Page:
So, perhaps we will see more of this type of 'sailor' in the future?
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Old 01-08-2020, 04:26   #172
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Re: What happened to the "small" "Affordable" cruisers?

Americans got fatter...

I'm sitting in Sainte Anne, Martinique. Small cruising boats in the 26-38 foot range are alive and well here.

In the US I don't see this so much. These boats change hands regularly for about USD5-15,000 and are simple sailing boats with small inboard auxiliary engines.

These boats look small and unattractive on Yachtworld to the ignorant couch cruiser who thinks a windlass, desalinator, radar, autopilot, genset and aircon to Cruise the islands or beyond happily. Obviously adding a few of the above mentioned items for passage.

But otherwise, they are here !!! Come get one and have the best time of your life again 👍👍👍
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Old 01-08-2020, 06:26   #173
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Re: What happened to the "small" "Affordable" cruisers?

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Originally Posted by lo2jones View Post
Not sure anyone hit this point: less than 40 is fine, and good in that you can get into small harbors and in prime real estate at the Cay. A boat over 40 means you’ll be in the back 40.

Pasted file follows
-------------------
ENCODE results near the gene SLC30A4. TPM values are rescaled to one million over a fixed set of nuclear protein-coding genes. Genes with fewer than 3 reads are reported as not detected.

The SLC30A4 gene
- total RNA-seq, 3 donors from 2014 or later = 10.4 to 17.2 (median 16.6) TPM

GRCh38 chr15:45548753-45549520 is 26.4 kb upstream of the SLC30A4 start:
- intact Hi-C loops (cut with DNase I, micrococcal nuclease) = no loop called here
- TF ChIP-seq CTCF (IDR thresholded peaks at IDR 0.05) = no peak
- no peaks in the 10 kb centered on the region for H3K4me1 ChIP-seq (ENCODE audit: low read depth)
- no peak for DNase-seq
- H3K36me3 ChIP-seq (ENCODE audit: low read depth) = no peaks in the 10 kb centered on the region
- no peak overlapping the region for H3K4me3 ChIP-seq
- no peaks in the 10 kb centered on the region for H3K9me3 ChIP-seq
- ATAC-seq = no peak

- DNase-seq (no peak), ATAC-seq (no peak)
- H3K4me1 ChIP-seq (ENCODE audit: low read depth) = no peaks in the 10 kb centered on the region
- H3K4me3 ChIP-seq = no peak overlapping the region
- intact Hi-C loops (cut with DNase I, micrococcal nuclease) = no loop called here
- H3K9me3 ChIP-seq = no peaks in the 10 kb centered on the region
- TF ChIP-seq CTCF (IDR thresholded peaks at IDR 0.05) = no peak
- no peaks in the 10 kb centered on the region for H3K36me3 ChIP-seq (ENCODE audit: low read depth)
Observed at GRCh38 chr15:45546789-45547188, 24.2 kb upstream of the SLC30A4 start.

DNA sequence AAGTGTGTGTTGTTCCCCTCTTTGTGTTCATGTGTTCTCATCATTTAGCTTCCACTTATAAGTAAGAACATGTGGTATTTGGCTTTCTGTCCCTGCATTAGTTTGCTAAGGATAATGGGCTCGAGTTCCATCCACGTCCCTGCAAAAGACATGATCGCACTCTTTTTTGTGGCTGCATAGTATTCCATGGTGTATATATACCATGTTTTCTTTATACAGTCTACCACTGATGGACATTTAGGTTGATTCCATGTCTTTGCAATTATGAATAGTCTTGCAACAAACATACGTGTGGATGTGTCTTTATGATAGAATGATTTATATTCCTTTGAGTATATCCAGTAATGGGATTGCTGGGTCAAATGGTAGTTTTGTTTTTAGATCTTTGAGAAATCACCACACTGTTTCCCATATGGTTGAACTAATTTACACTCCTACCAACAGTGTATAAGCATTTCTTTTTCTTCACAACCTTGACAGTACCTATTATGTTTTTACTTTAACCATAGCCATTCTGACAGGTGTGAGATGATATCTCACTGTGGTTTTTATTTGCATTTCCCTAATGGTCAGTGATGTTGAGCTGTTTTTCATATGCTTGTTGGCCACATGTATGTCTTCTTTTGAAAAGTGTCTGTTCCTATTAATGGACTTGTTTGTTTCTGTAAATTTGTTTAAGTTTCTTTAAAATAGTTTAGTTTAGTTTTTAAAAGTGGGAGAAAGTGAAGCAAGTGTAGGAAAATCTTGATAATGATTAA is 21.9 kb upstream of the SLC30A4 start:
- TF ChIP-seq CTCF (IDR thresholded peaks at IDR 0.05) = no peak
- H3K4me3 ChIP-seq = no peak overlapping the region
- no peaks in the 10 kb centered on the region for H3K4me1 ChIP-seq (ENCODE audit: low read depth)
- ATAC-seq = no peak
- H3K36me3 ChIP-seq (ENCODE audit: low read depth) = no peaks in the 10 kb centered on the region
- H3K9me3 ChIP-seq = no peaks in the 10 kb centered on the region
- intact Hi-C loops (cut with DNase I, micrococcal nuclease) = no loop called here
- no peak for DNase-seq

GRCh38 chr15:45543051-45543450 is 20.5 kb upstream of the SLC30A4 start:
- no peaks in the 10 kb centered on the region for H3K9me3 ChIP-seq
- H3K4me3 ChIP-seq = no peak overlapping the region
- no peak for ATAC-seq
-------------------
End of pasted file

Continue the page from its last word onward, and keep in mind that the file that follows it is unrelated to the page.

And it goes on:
.
why

it's silly imo to think a few feet of length keeps a boat out of a "small" harbor
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Old 01-08-2020, 07:05   #174
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Re: What happened to the "small" "Affordable" cruisers?

We have found that a 36 to 40 ft SAILING VESSEL is just about right for the two of us.

We can handle the sails with no electric winches, a roller snarling jib, a main that has a halyard, and when i want up or down or reefed , it gets done without any technical snafus.

Mooring, slips, anchoring, etc, are easy, and the vessel can do all of these undersail .

Most of boats that we have met that were cruising , were in the mid ot high 30 foot range.

That being said, when bare boating, most of the boats are large catamarans, and the charter outfits have fewer and fewer monohulls.

Regardless of all the good scoops for the reasons, it is the way it is, and frankly we are
really pleased that we have had forty years of great sailing, wonderful friends, fabulous adventures in paradise, short and long passages, day sails, deliveries, etc.

Grand experiences, from calms to okole kicking storms , plus friendships gained.
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Old 01-08-2020, 08:00   #175
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Re: What happened to the "small" "Affordable" cruisers?

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Originally Posted by sv Stella Maris View Post
Americans got fatter...

I'm sitting in Sainte Anne, Martinique. Small cruising boats in the 26-38 foot range are alive and well here.


(...)



So there is also a Martinique in the Southern Hemisphere? Ha, I always imagined this!


Queensland?


;-)



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Old 01-08-2020, 08:44   #176
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Re: What happened to the "small" "Affordable" cruisers?

I don't cross oceans, but I have made several trips between Seattle and Alaska in my 26 foot gaff cutter. I am always the smallest vessel in every anchorage, and happy to be so. Each trip is about three months in duration, and I've had a few adventures, all but a couple of which were due to pilot error.